Sunday, July 05, 2009

On Christian Foundations

Patrick Henry: It cannot be emphasized too strongly or too often that this great nation was founded, not by religionists, but by Christians; not on religions, but on the gospel of Jesus Christ. For this very reason peoples of other faiths have been afforded asylum, prosperity, and freedom of worship here. (Patrick Henry played an important role in the War for Independence and was a leading Anti-federalist in the debate over the Constitution)  


Noah Webster: In my view, the Christian religion is the most important and one of the first things in which all children, under a free government ought to be instructed.... No truth is more evident to my mind than that the Christian religion must be the basis of any government intended to secure the rights and privileges of a free people” (Webster took part in the public debates over the Constitution. He was a Federalist)


Noah Webster: The religion which has introduced civil liberty is the religion of Christ and His apostles, which enjoins humility, piety, and benevolence... This is genuine Christianity, and to this we owe our free Constitutions of Government.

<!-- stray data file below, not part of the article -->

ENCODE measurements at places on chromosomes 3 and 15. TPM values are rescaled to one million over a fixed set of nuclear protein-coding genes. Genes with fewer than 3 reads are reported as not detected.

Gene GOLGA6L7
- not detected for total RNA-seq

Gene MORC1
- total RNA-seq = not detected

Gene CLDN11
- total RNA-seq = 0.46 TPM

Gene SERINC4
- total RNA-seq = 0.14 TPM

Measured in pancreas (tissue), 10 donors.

Noah Webster: When you become entitled to exercise the right of voting for public officers, let it be impressed on your mind that God commands you to choose for rulers, "just men who will rule in the fear of God."  The preservation of government depends on the faithful discharge of this Duty; if the citizens neglect their Duty and place unprincipled men in office, the government will soon be corrupted.


Alexis de Tocqueville makes this observation of early American culture in his monumental work Democracy in America: "So Christianity reigns without obstacles, by universal consent; consequently, everything in the moral field is certain and fixed."


Tocqueville: ...Christianity has kept a strong hold over the minds of Americans ...Christianity is itself an established and irresistible fact which no one seeks to attack or to defend. (Democracy In America )


Alexis de Tocqueville: For the Americans the idea of Christianity and liberty are so completely  mingled that it is almost impossible to get them to conceive of one without the other; it is not a question with them of sterile beliefs bequeathed by the past and vegetating rather than living in the depths of the soul. (Democracy in America)


Alexis de Tocqueville: I do not know if all Americans have faith in their religion-     for who can read the secrets of the heart? - but I am sure that they think it necessary to the maintenance of republican institutions. That is not the view of one class or party among the citizens, put of the whole nation; it is found in all ranks. (Democracy in America)

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